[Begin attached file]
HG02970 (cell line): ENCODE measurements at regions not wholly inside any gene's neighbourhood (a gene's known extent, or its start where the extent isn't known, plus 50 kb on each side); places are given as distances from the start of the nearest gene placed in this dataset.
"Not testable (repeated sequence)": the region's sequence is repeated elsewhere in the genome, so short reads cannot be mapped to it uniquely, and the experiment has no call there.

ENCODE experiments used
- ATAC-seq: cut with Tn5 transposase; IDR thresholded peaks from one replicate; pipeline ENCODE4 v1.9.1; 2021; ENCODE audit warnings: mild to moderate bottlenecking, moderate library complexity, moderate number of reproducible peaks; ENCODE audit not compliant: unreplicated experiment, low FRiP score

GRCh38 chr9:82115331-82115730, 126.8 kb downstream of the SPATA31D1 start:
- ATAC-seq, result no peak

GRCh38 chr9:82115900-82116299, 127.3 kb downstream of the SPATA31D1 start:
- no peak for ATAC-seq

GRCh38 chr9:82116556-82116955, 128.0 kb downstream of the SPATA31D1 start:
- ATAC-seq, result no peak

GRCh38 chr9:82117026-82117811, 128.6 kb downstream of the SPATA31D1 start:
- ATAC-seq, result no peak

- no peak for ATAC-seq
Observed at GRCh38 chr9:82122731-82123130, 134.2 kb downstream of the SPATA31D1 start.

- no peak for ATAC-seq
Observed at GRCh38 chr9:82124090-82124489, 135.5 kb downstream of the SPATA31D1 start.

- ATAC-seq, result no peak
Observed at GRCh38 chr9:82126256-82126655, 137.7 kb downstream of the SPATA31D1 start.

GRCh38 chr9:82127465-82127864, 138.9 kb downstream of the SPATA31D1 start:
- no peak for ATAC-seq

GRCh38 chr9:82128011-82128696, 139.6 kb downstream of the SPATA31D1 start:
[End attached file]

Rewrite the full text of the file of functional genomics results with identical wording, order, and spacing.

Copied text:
HG02970 (cell line): ENCODE measurements at regions not wholly inside any gene's neighbourhood (a gene's known extent, or its start where the extent isn't known, plus 50 kb on each side); places are given as distances from the start of the nearest gene placed in this dataset.
"Not testable (repeated sequence)": the region's sequence is repeated elsewhere in the genome, so short reads cannot be mapped to it uniquely, and the experiment has no call there.

ENCODE experiments used
- ATAC-seq: cut with Tn5 transposase; IDR thresholded peaks from one replicate; pipeline ENCODE4 v1.9.1; 2021; ENCODE audit warnings: mild to moderate bottlenecking, moderate library complexity, moderate number of reproducible peaks; ENCODE audit not compliant: unreplicated experiment, low FRiP score

GRCh38 chr9:82115331-82115730, 126.8 kb downstream of the SPATA31D1 start:
- ATAC-seq, result no peak

GRCh38 chr9:82115900-82116299, 127.3 kb downstream of the SPATA31D1 start:
- no peak for ATAC-seq

GRCh38 chr9:82116556-82116955, 128.0 kb downstream of the SPATA31D1 start:
- ATAC-seq, result no peak

GRCh38 chr9:82117026-82117811, 128.6 kb downstream of the SPATA31D1 start:
- ATAC-seq, result no peak

- no peak for ATAC-seq
Observed at GRCh38 chr9:82122731-82123130, 134.2 kb downstream of the SPATA31D1 start.

- no peak for ATAC-seq
Observed at GRCh38 chr9:82124090-82124489, 135.5 kb downstream of the SPATA31D1 start.

- ATAC-seq, result no peak
Observed at GRCh38 chr9:82126256-82126655, 137.7 kb downstream of the SPATA31D1 start.

GRCh38 chr9:82127465-82127864, 138.9 kb downstream of the SPATA31D1 start:
- no peak for ATAC-seq

GRCh38 chr9:82128011-82128696, 139.6 kb downstream of the SPATA31D1 start: